The radio model that is used is the same adopted in [9]. By using this approach, an energy loss of d2 due to channel transmission is assumed. The energy ETx(k,d) that a node dissipates for the radio transmission of a message of k bits over a distance d is due to running both the transmitter circuitry [ETx-elec(k)] and the transmitter amplifier [ETx-amp(k,d)] and is given by:

E Tx   ( k , d ) = E Tx–elec   ( k ) + E Tx–amp   ( k , d ) E Tx   ( k , d ) = E elec k + ε amp k d 2
where Eelec is the transmitter circuitry dissipation per bit, which is supposed to be equal to the corresponding receiver circuitry dissipation per bit and εamp is the transmit amplifier dissipation per bit per square meter. Similarly, the energy ERx(k) dissipated by a node for the reception of a k-bit message is due to running the receiver circuitry [ERx-elec(k)] and is given by:
E Rx   ( k ) = E Rx–elec   ( k ) E Rx   ( k ) = E elec k

Moreover, a node dissipates additional sums of energy while being in idle state (equal to Eelec) and while sensing (equal to 0.1·Eelec). The initial node energy Eri(0) was set to 0.5 J for the half of the simulation tests performed. For the rest half of the simulation tests Eri(0) was supposed to take random values in the range between 0.1 J and 0.5 J.

It is assumed that each node has the ability of monitoring its residual energy. It is further assumed that the radio channel is symmetrical. Hence, the energy required to transmit a message from a source node to a destination node is equal to the energy required to transmit the same message from the destination node back to the source node for a given SNR.

Finally, it is assumed that the communication environment is both contention and error free. Thus there is no need for retransmission.

The parameters adopted during simulation tests along with their respective values are summarized in Table 1.

Finally, IEEE 802.11 b is the wireless communication standard used in the simulation tests performed. Generally, the selection of this standard enables the high rate transmission over long distances. Alternatively to this, IEEE 802.15.4 can be used in many applications. The great advantage of this standard is the achievement of low energy consumption and secure networking although the rates of transmission are not high.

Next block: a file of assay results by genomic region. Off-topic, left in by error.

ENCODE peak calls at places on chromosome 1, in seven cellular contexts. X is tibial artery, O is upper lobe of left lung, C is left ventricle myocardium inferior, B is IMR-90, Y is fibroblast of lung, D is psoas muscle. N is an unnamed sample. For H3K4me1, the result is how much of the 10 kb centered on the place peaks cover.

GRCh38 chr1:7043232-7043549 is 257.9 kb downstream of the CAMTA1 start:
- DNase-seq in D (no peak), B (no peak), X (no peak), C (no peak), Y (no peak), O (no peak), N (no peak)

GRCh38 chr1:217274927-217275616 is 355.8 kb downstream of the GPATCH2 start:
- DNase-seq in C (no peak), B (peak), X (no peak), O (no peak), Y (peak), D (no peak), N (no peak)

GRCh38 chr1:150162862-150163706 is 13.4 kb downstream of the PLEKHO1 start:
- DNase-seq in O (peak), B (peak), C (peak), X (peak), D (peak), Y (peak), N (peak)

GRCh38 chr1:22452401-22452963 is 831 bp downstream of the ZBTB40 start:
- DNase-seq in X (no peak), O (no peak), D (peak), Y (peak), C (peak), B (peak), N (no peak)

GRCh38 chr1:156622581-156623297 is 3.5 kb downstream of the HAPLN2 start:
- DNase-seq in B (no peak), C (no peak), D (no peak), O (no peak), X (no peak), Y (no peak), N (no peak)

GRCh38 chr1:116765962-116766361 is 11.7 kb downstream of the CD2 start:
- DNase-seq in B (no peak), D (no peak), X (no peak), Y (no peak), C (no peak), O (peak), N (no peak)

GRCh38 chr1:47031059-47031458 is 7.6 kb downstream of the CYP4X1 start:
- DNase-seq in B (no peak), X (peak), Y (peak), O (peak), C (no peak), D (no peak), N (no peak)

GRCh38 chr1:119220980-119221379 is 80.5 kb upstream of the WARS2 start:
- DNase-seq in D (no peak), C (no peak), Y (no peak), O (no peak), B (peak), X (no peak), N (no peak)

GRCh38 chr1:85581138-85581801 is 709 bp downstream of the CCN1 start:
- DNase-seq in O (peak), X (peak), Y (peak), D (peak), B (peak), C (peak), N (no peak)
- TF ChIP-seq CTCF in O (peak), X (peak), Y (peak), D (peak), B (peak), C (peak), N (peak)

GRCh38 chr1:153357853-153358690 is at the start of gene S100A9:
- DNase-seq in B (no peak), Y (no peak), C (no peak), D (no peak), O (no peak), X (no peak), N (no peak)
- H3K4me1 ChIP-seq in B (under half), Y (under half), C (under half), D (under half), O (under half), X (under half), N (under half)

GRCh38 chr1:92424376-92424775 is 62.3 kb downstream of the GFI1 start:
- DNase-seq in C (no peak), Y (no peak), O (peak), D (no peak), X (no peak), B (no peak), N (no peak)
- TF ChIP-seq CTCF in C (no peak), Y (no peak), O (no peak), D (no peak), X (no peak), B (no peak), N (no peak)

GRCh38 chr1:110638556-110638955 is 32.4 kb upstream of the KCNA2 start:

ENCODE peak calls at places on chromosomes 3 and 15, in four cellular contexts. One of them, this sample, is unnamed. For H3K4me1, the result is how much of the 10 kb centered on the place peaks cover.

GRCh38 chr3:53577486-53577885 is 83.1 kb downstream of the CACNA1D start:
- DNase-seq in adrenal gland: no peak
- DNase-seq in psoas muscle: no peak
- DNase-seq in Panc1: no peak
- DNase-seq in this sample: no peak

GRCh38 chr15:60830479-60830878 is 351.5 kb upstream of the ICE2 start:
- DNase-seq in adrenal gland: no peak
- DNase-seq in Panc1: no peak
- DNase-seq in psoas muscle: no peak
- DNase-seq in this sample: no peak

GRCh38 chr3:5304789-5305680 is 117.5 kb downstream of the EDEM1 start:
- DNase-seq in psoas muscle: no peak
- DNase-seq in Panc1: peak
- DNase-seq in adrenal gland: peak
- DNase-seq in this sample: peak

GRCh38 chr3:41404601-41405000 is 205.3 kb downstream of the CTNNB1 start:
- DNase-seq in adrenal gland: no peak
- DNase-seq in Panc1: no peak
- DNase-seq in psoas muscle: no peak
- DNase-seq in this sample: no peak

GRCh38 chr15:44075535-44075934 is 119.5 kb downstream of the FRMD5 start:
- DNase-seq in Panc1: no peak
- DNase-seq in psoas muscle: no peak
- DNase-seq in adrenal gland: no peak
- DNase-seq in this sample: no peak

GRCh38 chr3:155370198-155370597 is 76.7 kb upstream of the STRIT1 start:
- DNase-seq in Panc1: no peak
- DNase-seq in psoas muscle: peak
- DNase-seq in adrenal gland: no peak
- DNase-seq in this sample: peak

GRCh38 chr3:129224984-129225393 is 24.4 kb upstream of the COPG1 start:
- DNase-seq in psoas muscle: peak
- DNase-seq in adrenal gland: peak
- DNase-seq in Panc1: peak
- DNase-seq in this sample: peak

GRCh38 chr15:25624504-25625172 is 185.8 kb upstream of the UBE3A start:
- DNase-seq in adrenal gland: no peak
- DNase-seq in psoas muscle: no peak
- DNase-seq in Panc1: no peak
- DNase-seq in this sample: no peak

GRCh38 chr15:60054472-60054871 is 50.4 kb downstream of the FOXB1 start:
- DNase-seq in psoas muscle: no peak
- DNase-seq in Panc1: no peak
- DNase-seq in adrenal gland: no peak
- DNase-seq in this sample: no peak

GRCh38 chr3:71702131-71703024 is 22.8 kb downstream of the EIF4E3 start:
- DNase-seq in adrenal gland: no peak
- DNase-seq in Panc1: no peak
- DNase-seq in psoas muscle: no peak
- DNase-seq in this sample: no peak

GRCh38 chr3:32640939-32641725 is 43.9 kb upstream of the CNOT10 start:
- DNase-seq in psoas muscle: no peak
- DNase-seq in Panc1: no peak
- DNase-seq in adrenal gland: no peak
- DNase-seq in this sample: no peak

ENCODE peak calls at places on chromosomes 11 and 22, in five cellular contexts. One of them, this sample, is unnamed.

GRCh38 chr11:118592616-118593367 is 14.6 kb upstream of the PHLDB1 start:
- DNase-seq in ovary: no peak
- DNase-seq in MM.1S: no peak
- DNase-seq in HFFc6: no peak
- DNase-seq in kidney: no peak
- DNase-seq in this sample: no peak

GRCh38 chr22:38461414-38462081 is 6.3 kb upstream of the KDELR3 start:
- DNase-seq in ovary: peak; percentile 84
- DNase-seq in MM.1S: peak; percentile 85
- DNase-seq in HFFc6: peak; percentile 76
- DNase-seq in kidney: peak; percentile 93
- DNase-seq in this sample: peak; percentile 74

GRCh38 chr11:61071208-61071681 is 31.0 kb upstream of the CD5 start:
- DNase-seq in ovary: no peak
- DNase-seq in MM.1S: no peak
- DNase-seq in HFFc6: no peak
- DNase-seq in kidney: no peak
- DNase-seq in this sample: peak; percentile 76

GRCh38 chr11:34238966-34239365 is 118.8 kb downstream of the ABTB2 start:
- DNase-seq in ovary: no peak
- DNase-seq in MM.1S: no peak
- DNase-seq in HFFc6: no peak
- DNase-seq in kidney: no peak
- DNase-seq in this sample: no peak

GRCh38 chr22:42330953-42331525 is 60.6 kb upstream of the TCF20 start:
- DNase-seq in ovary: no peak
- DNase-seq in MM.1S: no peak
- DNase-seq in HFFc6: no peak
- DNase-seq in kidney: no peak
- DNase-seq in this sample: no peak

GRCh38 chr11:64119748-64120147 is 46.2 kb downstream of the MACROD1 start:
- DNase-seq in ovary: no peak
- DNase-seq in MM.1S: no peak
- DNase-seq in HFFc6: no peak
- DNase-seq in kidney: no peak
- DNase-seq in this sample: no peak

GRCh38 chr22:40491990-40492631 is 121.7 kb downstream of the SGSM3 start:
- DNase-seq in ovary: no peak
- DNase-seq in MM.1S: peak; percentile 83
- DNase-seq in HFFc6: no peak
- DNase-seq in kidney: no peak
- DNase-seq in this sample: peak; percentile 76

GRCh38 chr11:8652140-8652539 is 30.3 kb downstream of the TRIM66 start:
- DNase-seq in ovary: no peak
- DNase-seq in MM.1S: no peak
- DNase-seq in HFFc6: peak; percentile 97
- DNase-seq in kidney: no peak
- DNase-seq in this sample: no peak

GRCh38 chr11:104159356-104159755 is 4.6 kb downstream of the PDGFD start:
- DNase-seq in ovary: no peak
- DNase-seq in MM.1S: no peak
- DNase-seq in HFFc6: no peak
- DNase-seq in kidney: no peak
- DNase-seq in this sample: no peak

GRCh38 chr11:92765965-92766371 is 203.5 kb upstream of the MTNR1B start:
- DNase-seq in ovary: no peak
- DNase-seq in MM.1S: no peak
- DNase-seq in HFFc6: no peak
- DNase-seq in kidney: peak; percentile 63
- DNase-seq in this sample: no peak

Sensor node modules based on either of these standards can be used in order to perform experiments. However, the existence of hardware dependant particularities in such sensor modules influences the implementation of routing protocols. For instance, the antennas used in the sensor boards have a non perfect omnidirectional radiation pattern. The effect of this issue must be thoroughly investigated in order to bridge the discrepancies between the spherical radio model adopted in simulation tests and the physical reality of radio signals. An analytical research work on this topic has been performed by Zhou et al. [27].

5.2. Simulation Results Presentation

In total, 360 simulation tests were performed. In these tests the performance of SHPER protocol was investigated versus that of TEEN protocol, over different network topologies and various values of initial node energy and locations of the base station. More specifically, the number of nodes remaining alive over time was simulated for both protocols for the cases that the distance between the base station and the network field is either 100 m, or 200 m or 300 m.

Moreover, the average percentages of the first node depletion time increase, the last node depletion time increase and the energy consumption decrease provided by using SHPER instead of TEEN, were calculated by using the Central Limit Theorem with 95% confidence intervals [28]. In the related figures, the upper, lower and central bars denote the upper bound, the lower bound and the center of the confidence intervals respectively. In the first half of the simulation tests, all of the nodes were considered to have their initial energy Eri(0) set to 0.5 J. The related simulation results concerning the number of nodes remaining alive over time are graphically displayed in Figures 4, 5 and 6.

In a similar way, the corresponding graphical representation of the average percentages of the first node depletion time increase, the last node depletion time increase and the energy consumption decrease is performed in Figures 7, 8 and 9, respectively.

In the last half of the simulation tests, the sensor nodes were considered to have their initial energy Eri(0) taking random values between 0.1 J and 0.5 J. The resultant simulation results concerning the number of nodes remaining alive over time are graphically displayed in Figures 10, 11 and 12.

Similarly, the related average percentages of the first node depletion time increase, the last node depletion time increase and the energy consumption decrease are depicted in Figures 13, 14 and 15.

5.3. Simulation Results Evaluation

The depletion of nodes over time is a typical measure of the energy efficiency of a routing protocol. Simulation tests show that SHPER protocol is particularly better than the TEEN protocol in retarding the time of node depletion, no matter what the distance between the base station and the nodes is.